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Perspectives for Britain and the world 2009
Perspectives for Britain and the world 2009
The housing sector - the bedrock of the so-called 'post-wealth effect' - is plunging and house prices could fall by 40%-50%.
In its wake, estate agents, surveyors and builders face a dismal future. Excluding the Second World War when few houses were constructed, the number of houses built is at its lowest since 1924, when there were 87,000 housing starts during a period of severe recession.
Office construction is likely to plunge by over 20% and the consequence of all this could be 250,000 workers whose jobs are linked to the building industry put out of work.
The Olympic village is projected as Britain's 'Hoover Dam', which was a product of Roosevelt's 'New Deal of the 1930s.
But this promise will no more be achieved than was the claim that Greece would reap similar rewards from their Olympic Games in 2004.
Optimists say that the price of houses in 2007 in Britain could be reached again by 2023!
There are two million households in Britain that are experiencing 'negative equity', with half a million behind with their mortgage payments.
House repossessions continue apace despite the measures of Brown for a two-year delay in paying 'interest' on mortgages where householders are unemployed.
At the very best, this will only slow down repossessions. The Socialist Party will oppose any attempt to evict workers from their homes because they have been plunged into economic circumstances - the crisis of capitalism - not of their making.
The bankers have been bailed out; home owners must receive the same help. This is only possible by nationalising the banking sector, not in the manner of Northern Rock but with workers' control and management.
Cheap mortgages and, in some cases, voluntarily substituting mortgages for rent are the ways out, rather than the prospect of 'tent cities' on the outskirts of British cities, which are a real possibility if the housing meltdown continues.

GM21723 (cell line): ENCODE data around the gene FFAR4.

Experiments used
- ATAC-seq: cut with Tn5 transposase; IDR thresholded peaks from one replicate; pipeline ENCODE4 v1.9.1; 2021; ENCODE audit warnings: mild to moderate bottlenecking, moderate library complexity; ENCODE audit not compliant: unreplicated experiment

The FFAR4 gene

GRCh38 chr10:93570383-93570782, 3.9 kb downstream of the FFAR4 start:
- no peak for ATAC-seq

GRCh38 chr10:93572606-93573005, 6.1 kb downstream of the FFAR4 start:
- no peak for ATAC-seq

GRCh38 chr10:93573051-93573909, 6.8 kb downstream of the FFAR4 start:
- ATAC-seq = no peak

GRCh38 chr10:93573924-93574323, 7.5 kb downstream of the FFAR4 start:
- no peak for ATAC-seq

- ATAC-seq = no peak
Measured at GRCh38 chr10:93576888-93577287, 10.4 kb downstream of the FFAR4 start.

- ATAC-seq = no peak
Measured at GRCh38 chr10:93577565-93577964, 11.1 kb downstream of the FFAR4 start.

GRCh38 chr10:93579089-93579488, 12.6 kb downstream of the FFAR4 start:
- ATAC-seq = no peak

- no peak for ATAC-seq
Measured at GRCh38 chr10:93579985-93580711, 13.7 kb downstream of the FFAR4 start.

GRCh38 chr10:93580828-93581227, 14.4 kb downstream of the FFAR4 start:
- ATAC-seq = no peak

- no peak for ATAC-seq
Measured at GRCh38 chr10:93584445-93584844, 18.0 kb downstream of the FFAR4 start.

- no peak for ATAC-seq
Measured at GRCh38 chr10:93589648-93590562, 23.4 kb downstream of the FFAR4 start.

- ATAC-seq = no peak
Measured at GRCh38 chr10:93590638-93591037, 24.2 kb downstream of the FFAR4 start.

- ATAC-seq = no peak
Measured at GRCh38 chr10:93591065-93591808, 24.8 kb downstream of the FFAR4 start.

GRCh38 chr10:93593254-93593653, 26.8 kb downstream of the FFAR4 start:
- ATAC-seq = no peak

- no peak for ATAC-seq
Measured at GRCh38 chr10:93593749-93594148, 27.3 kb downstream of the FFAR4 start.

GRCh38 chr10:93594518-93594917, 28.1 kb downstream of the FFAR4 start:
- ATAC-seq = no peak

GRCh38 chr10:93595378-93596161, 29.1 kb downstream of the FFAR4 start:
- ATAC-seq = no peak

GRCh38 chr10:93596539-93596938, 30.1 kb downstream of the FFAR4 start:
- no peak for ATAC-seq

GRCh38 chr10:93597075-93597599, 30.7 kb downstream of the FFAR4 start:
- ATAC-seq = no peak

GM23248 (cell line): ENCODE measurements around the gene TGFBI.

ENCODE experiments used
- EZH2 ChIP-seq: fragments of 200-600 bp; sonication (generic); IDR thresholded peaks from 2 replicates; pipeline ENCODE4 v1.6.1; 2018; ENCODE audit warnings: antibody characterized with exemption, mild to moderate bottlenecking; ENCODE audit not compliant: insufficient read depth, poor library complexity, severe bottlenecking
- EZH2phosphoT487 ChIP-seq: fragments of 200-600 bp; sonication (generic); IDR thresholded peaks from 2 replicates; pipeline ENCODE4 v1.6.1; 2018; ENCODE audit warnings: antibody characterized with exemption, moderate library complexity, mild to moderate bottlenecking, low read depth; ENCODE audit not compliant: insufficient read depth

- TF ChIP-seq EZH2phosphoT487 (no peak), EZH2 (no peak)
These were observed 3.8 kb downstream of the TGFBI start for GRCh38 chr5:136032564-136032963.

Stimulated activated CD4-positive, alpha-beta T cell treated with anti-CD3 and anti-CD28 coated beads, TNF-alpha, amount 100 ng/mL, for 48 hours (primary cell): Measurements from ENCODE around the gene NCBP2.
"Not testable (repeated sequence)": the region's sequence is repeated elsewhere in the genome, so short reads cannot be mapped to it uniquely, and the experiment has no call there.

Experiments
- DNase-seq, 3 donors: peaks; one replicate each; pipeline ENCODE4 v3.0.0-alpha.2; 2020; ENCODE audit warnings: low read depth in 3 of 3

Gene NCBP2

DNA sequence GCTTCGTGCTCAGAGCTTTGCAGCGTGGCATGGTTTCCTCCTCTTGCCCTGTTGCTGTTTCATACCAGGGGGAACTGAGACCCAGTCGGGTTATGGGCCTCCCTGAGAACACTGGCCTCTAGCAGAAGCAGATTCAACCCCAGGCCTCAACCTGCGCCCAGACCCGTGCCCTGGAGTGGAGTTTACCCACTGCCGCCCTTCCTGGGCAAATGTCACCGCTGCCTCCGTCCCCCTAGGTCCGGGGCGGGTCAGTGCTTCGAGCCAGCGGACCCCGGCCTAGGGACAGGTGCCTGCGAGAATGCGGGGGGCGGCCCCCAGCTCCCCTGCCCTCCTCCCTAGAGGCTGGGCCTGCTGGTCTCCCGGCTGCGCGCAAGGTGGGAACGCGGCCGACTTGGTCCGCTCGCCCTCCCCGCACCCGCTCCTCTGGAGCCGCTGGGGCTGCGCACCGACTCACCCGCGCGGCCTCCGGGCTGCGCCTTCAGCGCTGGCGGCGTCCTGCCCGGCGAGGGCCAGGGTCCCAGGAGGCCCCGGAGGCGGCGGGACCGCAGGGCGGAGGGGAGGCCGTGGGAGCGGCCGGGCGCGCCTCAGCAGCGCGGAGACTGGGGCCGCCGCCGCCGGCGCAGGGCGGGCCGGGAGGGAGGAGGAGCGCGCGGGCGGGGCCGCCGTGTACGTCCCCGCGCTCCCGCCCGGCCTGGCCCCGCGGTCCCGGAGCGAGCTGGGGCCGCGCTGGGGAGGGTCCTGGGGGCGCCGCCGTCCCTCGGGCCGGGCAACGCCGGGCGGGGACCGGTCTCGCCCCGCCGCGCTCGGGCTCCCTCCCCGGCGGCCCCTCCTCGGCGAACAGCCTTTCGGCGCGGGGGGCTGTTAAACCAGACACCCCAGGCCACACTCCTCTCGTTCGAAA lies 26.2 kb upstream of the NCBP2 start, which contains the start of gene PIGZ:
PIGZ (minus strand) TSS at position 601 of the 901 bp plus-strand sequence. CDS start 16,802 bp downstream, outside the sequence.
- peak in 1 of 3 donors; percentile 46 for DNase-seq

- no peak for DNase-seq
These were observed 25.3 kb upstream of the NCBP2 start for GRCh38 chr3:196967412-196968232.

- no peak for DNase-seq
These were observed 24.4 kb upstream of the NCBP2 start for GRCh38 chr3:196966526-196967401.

It was not for nothing that a commentator recently warned that if the financial system was not 'bailed out' then "London could look like Mogadishu".
In reality, swathes of London and other cities in Britain have elements of 'Mogadishu' present already.
The whirlpool of social decay - inevitable on the basis of economic downturn - this time will draw in sections of the middle class.
This will be a much more generalised crisis - touching all corners of Britain more than anything that has gone previously.
In the 1980s, it was largely the North, Midlands, Scotland and Wales that were devastated by the crisis of 1979-82, reinforced by the ravages of Thatcherism.
The crisis of the early 1990s similarly drew in home owners, particularly in the Home Counties. This time, because of the severe impact on services, it is more likely that London and the Home Counties - East Anglia, the south-east and the south-west - as well as the traditional industrial regions, will be affected.
No corner of Britain will remain untouched although some regions will be more severely affected than others.
Nor will there be an easy escape route from the economic blight, as was possible for some workers at least in the past.
In the 1930s, unemployed workers - miners, etc. - could escape to the burgeoning car industries of the Midlands and the South-East, which were not as badly affected as the North, Scotland, etc.
The dream of a comfortable retirement in Spain has also disappeared in the rubble of the housing collapse there, comparable to Ireland in its seriousness.
The implosion of the pound against the euro in one fell swoop has cut the income of those reliant on pensions and benefits calculated in Sterling.
Nor will 'internal migration', workers escaping a 'broken society' like the inner cities towards the south-west or East Anglia be a solution.
These areas, profoundly affected by rural poverty and with house prices comparable to London, will be drawn into the vortex of this economic crisis.
In fact, these areas, very favourable even now to the message of the Socialist Party, will prove to be vital areas of struggle, as will be the Eastern Region.
The British economy is faced with a spiral of decline in the short term and a drawn-out organic crisis of capitalism in the medium to long term.
Just as in a period of upswing one factor interacts with another in a capitalist economy in a 'positive' fashion, the reverse is the case in a downwards spiral, triggering a series of crises in the economy, in the state finances and the currency.
In the kind of situation we have now, the process, at least in the short term, is unstoppable. It is much as if the crew of the Titanic, seeing the iceberg looming, could do nothing to prevent a collision.
Their only task was to rescue some, mostly in first class and very, very few from 'below deck'.